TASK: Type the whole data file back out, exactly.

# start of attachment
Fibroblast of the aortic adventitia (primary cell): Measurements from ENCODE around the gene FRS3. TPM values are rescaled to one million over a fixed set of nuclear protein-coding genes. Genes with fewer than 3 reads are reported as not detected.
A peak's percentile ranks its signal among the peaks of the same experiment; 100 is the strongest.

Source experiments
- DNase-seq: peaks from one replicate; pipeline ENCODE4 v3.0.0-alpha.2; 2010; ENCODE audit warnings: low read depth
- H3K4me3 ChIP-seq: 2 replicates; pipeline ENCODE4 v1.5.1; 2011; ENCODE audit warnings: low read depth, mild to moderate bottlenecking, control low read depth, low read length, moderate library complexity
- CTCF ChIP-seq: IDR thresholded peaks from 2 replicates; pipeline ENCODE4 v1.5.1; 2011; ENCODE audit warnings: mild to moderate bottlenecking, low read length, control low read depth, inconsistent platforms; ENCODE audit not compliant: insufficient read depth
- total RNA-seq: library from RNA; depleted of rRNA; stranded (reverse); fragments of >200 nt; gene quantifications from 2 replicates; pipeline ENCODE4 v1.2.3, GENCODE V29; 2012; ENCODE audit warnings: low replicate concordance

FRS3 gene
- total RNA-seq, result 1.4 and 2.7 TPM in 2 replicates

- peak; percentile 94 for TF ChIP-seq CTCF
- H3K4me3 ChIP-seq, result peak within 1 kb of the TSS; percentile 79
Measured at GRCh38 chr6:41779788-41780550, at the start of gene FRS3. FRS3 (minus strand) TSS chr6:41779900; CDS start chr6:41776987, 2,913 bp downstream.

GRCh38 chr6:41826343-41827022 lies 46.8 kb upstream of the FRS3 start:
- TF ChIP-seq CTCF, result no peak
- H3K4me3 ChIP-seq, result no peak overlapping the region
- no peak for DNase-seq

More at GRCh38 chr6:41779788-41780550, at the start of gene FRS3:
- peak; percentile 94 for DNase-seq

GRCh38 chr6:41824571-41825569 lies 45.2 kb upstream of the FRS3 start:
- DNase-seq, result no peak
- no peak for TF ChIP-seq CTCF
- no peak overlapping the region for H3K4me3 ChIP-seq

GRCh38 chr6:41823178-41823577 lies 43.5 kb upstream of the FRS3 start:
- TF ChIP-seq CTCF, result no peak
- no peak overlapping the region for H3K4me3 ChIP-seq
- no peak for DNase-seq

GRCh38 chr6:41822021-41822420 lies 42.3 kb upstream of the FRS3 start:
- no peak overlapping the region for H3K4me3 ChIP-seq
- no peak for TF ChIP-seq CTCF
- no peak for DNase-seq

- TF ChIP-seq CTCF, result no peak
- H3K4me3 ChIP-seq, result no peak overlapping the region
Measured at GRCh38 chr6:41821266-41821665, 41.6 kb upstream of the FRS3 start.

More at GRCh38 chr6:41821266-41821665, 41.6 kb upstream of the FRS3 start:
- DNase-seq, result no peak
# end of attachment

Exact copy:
Fibroblast of the aortic adventitia (primary cell): Measurements from ENCODE around the gene FRS3. TPM values are rescaled to one million over a fixed set of nuclear protein-coding genes. Genes with fewer than 3 reads are reported as not detected.
A peak's percentile ranks its signal among the peaks of the same experiment; 100 is the strongest.

Source experiments
- DNase-seq: peaks from one replicate; pipeline ENCODE4 v3.0.0-alpha.2; 2010; ENCODE audit warnings: low read depth
- H3K4me3 ChIP-seq: 2 replicates; pipeline ENCODE4 v1.5.1; 2011; ENCODE audit warnings: low read depth, mild to moderate bottlenecking, control low read depth, low read length, moderate library complexity
- CTCF ChIP-seq: IDR thresholded peaks from 2 replicates; pipeline ENCODE4 v1.5.1; 2011; ENCODE audit warnings: mild to moderate bottlenecking, low read length, control low read depth, inconsistent platforms; ENCODE audit not compliant: insufficient read depth
- total RNA-seq: library from RNA; depleted of rRNA; stranded (reverse); fragments of >200 nt; gene quantifications from 2 replicates; pipeline ENCODE4 v1.2.3, GENCODE V29; 2012; ENCODE audit warnings: low replicate concordance

FRS3 gene
- total RNA-seq, result 1.4 and 2.7 TPM in 2 replicates

- peak; percentile 94 for TF ChIP-seq CTCF
- H3K4me3 ChIP-seq, result peak within 1 kb of the TSS; percentile 79
Measured at GRCh38 chr6:41779788-41780550, at the start of gene FRS3. FRS3 (minus strand) TSS chr6:41779900; CDS start chr6:41776987, 2,913 bp downstream.

GRCh38 chr6:41826343-41827022 lies 46.8 kb upstream of the FRS3 start:
- TF ChIP-seq CTCF, result no peak
- H3K4me3 ChIP-seq, result no peak overlapping the region
- no peak for DNase-seq

More at GRCh38 chr6:41779788-41780550, at the start of gene FRS3:
- peak; percentile 94 for DNase-seq

GRCh38 chr6:41824571-41825569 lies 45.2 kb upstream of the FRS3 start:
- DNase-seq, result no peak
- no peak for TF ChIP-seq CTCF
- no peak overlapping the region for H3K4me3 ChIP-seq

GRCh38 chr6:41823178-41823577 lies 43.5 kb upstream of the FRS3 start:
- TF ChIP-seq CTCF, result no peak
- no peak overlapping the region for H3K4me3 ChIP-seq
- no peak for DNase-seq

GRCh38 chr6:41822021-41822420 lies 42.3 kb upstream of the FRS3 start:
- no peak overlapping the region for H3K4me3 ChIP-seq
- no peak for TF ChIP-seq CTCF
- no peak for DNase-seq

- TF ChIP-seq CTCF, result no peak
- H3K4me3 ChIP-seq, result no peak overlapping the region
Measured at GRCh38 chr6:41821266-41821665, 41.6 kb upstream of the FRS3 start.

More at GRCh38 chr6:41821266-41821665, 41.6 kb upstream of the FRS3 start:
- DNase-seq, result no peak